Bill was the principal investigator for grants from the National Science Foundation during most of his Berkeley years. In the Academic Years 1985-1986 and 1999-2000 he held a prestigious Miller Professorship. He won a Guggenheim Fellowship for 1976-1977, and was National Research Council Research Fellow for June and July of 1971 at the University of Newcastle, England. Bill was a Visiting Professor at Aarhus University, Denmark, during the Academic Year 1973-1974, and at the University of California, San Diego, in 1974-1975. He was invited to spend shorter periods at many other mathematics departments, ranging from Asia to the U.S. to Europe to South America to Israel.

Bill served the mathematics community as an editor of several major journals: Principal Editor of the Journal of Operator Theory, Consulting Editor of the Journal of the Edinburgh Mathematical Society, Associate Editor of the Bulletin of the American Mathematical Society, Associate Editor of the Duke Mathematical Journal. He also served a term as treasurer of the Pacific Journal of Mathematics.

Bill's university service was mainly at the departmental level. He was his department's Undergraduate Vice Chair in 1971-1972. At various times he served on his department's Preliminary Examination Committee, Graduate Admissions Committee, Graduate Appointments Committee, Faculty Appointments Committee, and Faculty Advancement Committee. All are time-consuming assignments.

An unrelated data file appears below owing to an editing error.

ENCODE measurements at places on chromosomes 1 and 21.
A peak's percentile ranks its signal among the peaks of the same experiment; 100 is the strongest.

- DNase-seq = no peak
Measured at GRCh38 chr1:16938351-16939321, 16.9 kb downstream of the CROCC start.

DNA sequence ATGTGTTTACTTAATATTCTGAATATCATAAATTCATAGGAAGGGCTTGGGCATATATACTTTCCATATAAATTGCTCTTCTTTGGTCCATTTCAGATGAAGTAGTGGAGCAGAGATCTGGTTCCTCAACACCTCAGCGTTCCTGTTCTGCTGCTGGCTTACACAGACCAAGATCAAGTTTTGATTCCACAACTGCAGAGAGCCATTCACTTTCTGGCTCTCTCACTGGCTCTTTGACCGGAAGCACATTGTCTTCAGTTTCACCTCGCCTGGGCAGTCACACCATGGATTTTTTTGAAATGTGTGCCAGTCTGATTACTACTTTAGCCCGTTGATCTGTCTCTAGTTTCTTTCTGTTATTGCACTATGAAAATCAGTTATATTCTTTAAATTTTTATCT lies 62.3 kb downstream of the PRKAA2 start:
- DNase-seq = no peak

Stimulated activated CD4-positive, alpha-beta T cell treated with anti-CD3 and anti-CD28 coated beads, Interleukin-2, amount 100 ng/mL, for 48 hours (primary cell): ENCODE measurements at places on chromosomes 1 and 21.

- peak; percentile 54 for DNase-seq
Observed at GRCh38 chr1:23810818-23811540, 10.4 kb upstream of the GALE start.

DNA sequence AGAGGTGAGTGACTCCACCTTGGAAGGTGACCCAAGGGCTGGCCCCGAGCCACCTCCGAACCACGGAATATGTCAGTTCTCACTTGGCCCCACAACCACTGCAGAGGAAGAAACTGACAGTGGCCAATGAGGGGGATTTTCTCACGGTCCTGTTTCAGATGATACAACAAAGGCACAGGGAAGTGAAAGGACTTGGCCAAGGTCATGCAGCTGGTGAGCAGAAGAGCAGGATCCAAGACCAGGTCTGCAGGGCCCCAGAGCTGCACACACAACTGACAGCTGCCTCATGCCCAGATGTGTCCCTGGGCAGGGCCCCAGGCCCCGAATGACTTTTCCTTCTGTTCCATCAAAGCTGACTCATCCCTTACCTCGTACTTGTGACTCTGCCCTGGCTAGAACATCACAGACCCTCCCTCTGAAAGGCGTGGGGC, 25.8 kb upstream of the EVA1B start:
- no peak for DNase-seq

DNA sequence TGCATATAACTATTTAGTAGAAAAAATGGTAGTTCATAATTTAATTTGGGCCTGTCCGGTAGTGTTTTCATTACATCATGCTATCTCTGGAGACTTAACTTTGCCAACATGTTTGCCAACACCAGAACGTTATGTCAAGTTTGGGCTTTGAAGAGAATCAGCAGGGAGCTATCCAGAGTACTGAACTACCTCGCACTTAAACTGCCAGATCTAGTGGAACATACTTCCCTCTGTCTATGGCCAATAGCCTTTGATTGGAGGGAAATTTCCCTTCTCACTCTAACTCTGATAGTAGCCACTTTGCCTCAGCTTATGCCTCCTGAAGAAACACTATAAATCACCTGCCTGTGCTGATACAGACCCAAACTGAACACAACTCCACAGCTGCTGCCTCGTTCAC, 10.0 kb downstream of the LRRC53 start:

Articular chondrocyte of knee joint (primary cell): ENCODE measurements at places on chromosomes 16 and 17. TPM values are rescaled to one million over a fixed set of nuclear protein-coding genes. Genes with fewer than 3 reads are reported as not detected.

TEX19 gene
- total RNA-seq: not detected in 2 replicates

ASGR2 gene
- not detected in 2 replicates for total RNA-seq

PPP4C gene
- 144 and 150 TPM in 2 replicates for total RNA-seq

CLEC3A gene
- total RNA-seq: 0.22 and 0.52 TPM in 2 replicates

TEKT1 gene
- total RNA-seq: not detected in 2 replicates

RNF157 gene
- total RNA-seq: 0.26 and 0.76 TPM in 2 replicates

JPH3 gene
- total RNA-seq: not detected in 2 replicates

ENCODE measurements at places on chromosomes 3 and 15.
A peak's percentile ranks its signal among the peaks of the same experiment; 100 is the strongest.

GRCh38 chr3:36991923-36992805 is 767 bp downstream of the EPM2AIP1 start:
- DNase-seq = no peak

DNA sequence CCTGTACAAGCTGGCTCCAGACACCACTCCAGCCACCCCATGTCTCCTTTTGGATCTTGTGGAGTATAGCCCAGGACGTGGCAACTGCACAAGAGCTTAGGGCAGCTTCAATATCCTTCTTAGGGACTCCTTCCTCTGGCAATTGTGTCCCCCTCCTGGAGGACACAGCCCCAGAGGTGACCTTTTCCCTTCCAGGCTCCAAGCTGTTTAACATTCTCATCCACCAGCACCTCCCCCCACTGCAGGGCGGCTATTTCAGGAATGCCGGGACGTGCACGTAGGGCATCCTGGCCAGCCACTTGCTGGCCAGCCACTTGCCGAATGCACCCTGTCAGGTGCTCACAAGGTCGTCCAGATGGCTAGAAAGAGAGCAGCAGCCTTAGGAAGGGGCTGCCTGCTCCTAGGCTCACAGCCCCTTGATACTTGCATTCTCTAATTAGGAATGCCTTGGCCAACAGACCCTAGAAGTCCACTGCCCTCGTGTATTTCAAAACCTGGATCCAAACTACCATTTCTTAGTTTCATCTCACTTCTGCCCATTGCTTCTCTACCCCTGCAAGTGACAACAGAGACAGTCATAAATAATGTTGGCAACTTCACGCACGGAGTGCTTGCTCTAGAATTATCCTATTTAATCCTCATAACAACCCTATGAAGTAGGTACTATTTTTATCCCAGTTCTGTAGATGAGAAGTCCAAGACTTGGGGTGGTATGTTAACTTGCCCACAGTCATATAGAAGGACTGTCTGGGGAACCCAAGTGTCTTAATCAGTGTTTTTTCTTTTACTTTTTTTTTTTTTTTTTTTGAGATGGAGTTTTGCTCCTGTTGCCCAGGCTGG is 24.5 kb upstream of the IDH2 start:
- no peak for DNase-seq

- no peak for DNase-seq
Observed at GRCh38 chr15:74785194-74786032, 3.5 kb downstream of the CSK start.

Bill was a demanding and an effective teacher, especially at the upper division and graduate levels. The students who wrote their dissertations under him adored him. This was brought home at a memorial service for Bill at the Berkeley Faculty Club on February 19, 2012. Many of Bill's former students, now located in the U.S. and Canada, attended. Others who could not make the trip sent messages to be read to the attendees. All described in moving terms how Bill had influenced their lives through his high standards, his concern for their welfare, and his generosity.

A common thread in people's memories is that Bill was much more than a great mathematician. Former students of Bill, upon learning of his death, sent the remarks below to Bill’s widow.

I used to think it unfair that someone could be so supremely talented both technically and socially.